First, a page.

Nicola suggested that around 10 years ago there was a point when she thought Rebus might be eased out and Siobhan Clarke come in and take over. Ian said that he had not yet ever found Siobhan’s story, so he brought in Malcolm Fox. Now the challenge is for Rebus to inveigle his way into an investigation.
Will there ever be the right story for Siobhan, Nicola queried? Why not, Ian replied. Siobhan was happy when Rebus retired because she felt she was in his shadow. So asked the FM, is not being able to find her story anything to do with being a male crime writer trying to write a strong woman? Ian respoinded by saying that when he started writing he did not feel confident writing strong female characters. He has grown in confidence as he has learned how many policewomen like her. He wondered out loud whether he should have made her less of a loner, which prompted a plea from the FM not to let her have a relationship with Malcolm Fox – and I am was quick to reassure her that was not on the cards. He doesn’t really like writing about relationships, he says.
When I an starts a book he has no idea who is going to end up alive or dead. He just starts and goes where the story tells him to go.
The pair chatted through music and creativity, research, Edinburgh as a character, publishing in Scotland in rude health and the stage play Ian is writing about Rebus, as well as his next book which is a fresh edit and reissue of a book, Westwinds that he wrote over 20 years ago. There’s a new Rebus coming too, with delivery due next June.
This was a graceful, good humoured panel with Ian Rankin paying tribute to the importance of the FM being a reader and saying how good it was to have her actively promoting reading and books. There was one moment of gentle sparring over the role and composition of Police Scotland when the FM had to gently remind Ian who was the interviewer and who the interviewee, but it was clear from he outset that both had agreed to make this a discussion for the audience and that shone through.
A fabulous, well informed and truly interesting discussion.
My final day at Bloody Scotland (sob) started with the always exciting Pitch Perfect panel. This is the panel where new unpublished authors get to pitch their story ideas to a panel of industry professionals. Many of them have gone on to secure book deals, including C.O.Vollmer. Alison Belsham, Joseph Knox and Matt Wesolowski, so its a huge deal to be picked and an even bigger deal to win.
This years panel comprised Orion editor Emad Akhtar, Blackthorn Books’ Holly Domney, Mark Stanton (Stan) literary agent and Karen Robinson, Times Crime Club editor, with Agent Jenny Brown in the Chair.
There were a number of excellent pitches, but the panel decided that the winner was be Suzy Aspley, and I have to say I am in total agreement. Her pitch for One for Sorrow, was chilling and perfect and this is going to be a book I have to read!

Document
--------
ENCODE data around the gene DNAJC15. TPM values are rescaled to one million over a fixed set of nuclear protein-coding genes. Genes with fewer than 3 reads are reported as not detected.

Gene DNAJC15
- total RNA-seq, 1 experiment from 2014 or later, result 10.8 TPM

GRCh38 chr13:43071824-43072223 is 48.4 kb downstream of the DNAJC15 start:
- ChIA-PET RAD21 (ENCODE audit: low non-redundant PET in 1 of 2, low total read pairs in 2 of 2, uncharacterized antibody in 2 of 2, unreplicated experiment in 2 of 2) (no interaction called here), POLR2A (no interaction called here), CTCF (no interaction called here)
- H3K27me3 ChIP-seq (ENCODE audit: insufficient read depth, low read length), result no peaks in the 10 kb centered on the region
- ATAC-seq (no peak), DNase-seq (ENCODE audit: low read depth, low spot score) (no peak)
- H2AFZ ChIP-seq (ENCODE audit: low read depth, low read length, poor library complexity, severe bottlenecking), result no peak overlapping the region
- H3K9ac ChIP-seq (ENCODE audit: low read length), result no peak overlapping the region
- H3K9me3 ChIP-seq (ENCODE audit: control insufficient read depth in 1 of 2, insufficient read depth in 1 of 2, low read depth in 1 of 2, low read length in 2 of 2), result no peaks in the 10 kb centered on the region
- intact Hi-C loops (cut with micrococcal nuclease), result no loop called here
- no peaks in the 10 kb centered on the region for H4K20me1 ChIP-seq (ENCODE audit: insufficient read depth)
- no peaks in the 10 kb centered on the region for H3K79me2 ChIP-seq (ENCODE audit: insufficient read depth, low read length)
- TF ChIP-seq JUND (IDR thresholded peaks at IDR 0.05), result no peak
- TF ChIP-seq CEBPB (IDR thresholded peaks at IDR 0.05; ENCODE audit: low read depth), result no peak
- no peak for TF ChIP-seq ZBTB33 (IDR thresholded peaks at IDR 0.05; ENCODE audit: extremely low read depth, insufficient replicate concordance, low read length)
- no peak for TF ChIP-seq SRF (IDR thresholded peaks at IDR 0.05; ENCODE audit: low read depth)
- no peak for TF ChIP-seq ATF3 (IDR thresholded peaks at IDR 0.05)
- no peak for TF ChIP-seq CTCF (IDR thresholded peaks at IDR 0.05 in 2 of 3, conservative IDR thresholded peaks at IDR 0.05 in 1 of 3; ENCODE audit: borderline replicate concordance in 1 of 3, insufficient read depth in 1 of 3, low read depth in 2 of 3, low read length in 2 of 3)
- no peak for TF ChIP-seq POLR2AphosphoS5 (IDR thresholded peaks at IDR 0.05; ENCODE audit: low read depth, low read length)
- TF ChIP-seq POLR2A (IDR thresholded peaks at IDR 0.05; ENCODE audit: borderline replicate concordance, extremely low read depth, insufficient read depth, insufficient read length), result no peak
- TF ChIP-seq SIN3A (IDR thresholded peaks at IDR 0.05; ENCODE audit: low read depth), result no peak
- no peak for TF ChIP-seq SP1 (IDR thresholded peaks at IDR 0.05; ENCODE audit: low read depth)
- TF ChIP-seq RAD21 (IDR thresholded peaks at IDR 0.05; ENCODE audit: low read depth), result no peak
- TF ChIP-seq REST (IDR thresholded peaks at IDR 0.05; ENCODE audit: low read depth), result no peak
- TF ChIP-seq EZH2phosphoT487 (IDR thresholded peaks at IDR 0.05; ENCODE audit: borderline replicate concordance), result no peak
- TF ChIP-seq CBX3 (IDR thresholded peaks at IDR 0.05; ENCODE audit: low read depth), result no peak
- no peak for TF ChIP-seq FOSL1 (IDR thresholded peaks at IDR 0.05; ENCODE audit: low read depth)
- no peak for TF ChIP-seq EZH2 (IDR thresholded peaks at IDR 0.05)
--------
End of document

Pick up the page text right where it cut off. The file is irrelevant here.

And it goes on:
My next panel was A Mirror to Society, with Paul Burston, William Shaw and Sarah Hilary, chaired by Laura Jones and looking at the way each reader chooses to weave current social issues into their books. They discussed the necessity of light touch approach, of not lecturing the reader or hectoring, but rather reflecting what’s going on and using their fiction as a way of highlighting some of the ways that society is getting it wrong.
I love each of their books so this one was just a warm burst of delight from three great authors with real issues at the heart of their writing.
Then I sneaked away for a bite of lunch and a breather with a few of the always very special #TeamOrenda family, before returning for my last panel of the day.
This panel was entitled All in the Dysfunctional Family and the key word here is dysfunctional. Iain Maitland, Doug Johnstone and Michael Malone should have been discussing their books under the watchful eye of moderator Douglas Skelton, but Douglas never stood a chance. Iain Maitland took the panel and turned it into a surreal discussion about, among other things, the size of his head. (you had to be there and yes, it is huge).
This was, however the perfect panel on which to end a festival that has been full of fun, friendship and laughter as well as masses of criminally good behaviour.
As ever, for every panel I went to, there were at least two others I could have been at, so do please read other blogs to get a flavour of that. I met old friends and made some new ones (I’m looking at you, Claire) and had a complete blast.
Thank you, Bloody Scotland, bring on next year! xx
Note: This is part 2 of my Bloody Scotland report. Part one may be found here.